Antarctica: Ultimate Wilderness
By Steven Cronin
In the distance something stirs. A drifting polar bear searches for food on the edge of camp. Despite the presence of the huge beast, the men are in little danger. The guns take care of that. It is rare for a bear to wander so close. She must be hungry.
For the scientists and professionals who choose to live and work in this unforgiving land, Antarctica can seem a very lonely place. Perched upon a hill or mountain somewhere on this great continent, the dry air allows a clear view for many miles. On one of the rare moments the wind drops, the predominantly white landscape offers an eerie silence. You can feel like the only person on the planet.
What attracts anyone to such an inhospitable place? Despite the valuable science and work that is undertaken here, I believe many would choose to live here anyway. For me, the biggest attraction is the alien landscape, unlike anywhere else on the planet. If man is to one-day land on another world, then this is how I would envisage it. Regardless of the barren wilderness and blanket white surroundings, there is no more fascinating place on earth, probably because it is so different.
Despite the inhospitable environment, Antarctica is testament to the tenacity of life. Temperatures have been recorded as low as -89 C; katabatic winds have reached speeds of up to 200 mph. In the face of these daunting figures, it seems incredible that anything can exist here at all. Life always appears to find a way.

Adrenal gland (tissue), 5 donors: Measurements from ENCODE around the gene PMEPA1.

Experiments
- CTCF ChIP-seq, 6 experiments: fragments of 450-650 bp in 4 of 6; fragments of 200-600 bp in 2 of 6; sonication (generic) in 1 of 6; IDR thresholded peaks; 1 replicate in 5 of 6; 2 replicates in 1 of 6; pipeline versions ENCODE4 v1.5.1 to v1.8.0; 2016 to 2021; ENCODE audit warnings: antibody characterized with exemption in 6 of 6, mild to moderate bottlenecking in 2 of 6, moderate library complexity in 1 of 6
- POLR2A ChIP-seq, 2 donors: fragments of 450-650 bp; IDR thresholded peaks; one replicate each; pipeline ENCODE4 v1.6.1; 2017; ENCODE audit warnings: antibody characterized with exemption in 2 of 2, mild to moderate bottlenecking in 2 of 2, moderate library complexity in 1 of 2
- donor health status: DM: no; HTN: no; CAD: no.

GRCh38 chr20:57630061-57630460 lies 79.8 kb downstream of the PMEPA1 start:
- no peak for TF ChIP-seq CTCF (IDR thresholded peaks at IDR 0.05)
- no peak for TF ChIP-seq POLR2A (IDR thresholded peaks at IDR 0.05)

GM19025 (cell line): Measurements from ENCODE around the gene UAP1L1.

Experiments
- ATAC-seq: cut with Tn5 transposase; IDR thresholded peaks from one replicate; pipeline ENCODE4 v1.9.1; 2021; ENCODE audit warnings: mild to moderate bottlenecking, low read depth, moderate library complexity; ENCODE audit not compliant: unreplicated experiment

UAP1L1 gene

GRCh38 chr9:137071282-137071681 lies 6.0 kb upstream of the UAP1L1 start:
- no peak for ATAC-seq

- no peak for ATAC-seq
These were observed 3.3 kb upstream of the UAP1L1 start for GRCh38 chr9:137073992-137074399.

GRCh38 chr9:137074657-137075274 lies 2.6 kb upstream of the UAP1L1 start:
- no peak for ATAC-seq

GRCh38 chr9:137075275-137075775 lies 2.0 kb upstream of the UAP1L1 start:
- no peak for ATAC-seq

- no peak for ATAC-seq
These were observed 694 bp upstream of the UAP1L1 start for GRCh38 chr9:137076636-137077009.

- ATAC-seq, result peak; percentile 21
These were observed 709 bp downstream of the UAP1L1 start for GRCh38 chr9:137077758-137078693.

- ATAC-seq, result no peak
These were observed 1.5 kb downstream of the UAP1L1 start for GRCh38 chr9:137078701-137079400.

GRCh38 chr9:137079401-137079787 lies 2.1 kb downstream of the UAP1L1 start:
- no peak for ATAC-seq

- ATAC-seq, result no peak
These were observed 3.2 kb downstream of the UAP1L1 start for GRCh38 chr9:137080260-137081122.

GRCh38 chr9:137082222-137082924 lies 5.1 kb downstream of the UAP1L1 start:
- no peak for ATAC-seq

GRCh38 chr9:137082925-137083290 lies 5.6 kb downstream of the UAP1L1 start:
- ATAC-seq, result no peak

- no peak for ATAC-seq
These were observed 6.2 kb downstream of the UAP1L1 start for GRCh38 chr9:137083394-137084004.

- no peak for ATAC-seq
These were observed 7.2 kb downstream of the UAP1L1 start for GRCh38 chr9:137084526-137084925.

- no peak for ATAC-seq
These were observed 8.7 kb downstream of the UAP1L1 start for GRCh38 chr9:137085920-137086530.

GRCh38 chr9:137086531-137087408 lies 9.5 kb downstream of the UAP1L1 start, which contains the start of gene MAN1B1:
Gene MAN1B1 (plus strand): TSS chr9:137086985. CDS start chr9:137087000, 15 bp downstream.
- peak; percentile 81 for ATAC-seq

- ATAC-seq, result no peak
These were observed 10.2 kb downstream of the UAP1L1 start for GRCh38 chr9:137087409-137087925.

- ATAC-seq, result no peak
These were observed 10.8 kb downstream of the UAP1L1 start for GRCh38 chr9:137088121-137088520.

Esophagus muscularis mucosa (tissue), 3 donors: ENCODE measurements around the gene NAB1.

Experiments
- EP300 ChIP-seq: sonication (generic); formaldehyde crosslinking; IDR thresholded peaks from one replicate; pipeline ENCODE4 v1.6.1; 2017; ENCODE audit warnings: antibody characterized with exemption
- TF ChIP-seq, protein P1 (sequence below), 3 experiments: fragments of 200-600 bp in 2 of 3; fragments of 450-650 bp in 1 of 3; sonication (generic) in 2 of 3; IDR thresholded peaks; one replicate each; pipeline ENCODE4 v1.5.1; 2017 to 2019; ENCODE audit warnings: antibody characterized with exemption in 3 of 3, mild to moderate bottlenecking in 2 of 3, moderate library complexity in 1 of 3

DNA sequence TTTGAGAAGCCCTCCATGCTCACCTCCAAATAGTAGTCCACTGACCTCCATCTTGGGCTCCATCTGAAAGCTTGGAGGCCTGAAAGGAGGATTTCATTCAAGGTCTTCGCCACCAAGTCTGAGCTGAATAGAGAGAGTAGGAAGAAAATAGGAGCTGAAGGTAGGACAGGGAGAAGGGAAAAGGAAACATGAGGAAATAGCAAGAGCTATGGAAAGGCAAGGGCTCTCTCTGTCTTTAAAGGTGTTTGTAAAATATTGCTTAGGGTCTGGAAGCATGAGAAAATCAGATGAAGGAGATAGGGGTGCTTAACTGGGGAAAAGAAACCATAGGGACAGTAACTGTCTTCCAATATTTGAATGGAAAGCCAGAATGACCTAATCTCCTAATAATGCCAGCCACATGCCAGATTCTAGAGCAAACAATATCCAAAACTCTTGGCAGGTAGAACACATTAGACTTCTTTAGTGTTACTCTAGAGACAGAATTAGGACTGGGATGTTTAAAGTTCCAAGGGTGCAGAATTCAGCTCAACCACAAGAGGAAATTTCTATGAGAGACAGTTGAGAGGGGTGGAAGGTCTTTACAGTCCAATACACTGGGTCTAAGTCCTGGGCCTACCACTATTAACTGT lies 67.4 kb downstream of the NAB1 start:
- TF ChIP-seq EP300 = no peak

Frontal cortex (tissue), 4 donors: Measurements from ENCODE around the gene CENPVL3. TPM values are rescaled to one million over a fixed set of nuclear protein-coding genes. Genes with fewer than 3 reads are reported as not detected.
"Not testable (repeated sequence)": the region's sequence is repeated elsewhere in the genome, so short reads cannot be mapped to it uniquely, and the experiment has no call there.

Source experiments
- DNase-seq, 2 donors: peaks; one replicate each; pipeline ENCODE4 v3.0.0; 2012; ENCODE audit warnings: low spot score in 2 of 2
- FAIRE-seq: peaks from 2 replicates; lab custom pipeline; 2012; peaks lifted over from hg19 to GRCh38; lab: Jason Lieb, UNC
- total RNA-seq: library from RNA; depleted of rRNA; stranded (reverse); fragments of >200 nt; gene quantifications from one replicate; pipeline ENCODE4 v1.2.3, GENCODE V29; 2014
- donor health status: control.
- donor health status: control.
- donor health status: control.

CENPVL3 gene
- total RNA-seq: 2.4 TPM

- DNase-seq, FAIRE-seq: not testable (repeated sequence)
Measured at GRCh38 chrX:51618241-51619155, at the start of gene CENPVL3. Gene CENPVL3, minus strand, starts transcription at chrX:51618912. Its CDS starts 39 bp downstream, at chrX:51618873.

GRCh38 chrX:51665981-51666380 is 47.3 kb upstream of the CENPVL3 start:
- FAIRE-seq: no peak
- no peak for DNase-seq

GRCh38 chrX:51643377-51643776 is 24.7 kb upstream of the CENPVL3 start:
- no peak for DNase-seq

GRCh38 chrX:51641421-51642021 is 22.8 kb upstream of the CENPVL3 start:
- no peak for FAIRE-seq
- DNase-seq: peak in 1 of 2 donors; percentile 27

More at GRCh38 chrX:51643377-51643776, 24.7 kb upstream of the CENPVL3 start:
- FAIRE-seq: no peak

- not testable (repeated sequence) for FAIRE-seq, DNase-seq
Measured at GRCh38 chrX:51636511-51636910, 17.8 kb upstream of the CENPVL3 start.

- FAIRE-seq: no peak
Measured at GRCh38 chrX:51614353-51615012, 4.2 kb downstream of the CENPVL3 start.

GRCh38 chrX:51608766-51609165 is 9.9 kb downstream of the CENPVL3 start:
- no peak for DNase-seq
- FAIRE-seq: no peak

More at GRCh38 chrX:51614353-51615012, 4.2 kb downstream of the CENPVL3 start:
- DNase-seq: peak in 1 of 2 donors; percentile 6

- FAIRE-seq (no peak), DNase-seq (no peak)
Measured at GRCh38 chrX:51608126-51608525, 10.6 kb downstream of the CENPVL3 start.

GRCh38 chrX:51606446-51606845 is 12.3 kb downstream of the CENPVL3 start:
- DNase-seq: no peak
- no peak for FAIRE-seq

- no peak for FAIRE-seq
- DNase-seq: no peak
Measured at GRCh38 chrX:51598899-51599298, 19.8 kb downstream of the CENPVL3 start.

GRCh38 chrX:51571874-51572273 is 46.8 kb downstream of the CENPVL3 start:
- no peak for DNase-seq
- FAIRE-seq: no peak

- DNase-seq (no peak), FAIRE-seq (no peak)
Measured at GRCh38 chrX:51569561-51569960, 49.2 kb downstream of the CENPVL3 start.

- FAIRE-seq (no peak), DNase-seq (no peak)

My favourite Antarctica phenomenon has to be the static icebergs, fixed in position by the frozen sea. As winter approaches and temperatures plunge, the freezing sea slowly renders the icebergs immobile as they become trapped by the ice. Here they remain until the following spring, when the subsequent rise in sea temperatures melt the frozen ocean, allowing the icebergs to set off once more for foreign shores.
During winter it becomes possible to walk out over the sea and stand next to one of the huge icebergs. It is a very humbling experience standing next to an iceberg the size of an office block. In this planet's evolutionary mix, you realize just how insignificant a human being is.
About The Author
Steven Cronin owns the Sargas Travel online magazine featuring travel reviews, news, inspiration, advice and special offers. For further reading please visit http://www.sargas.co.uk.
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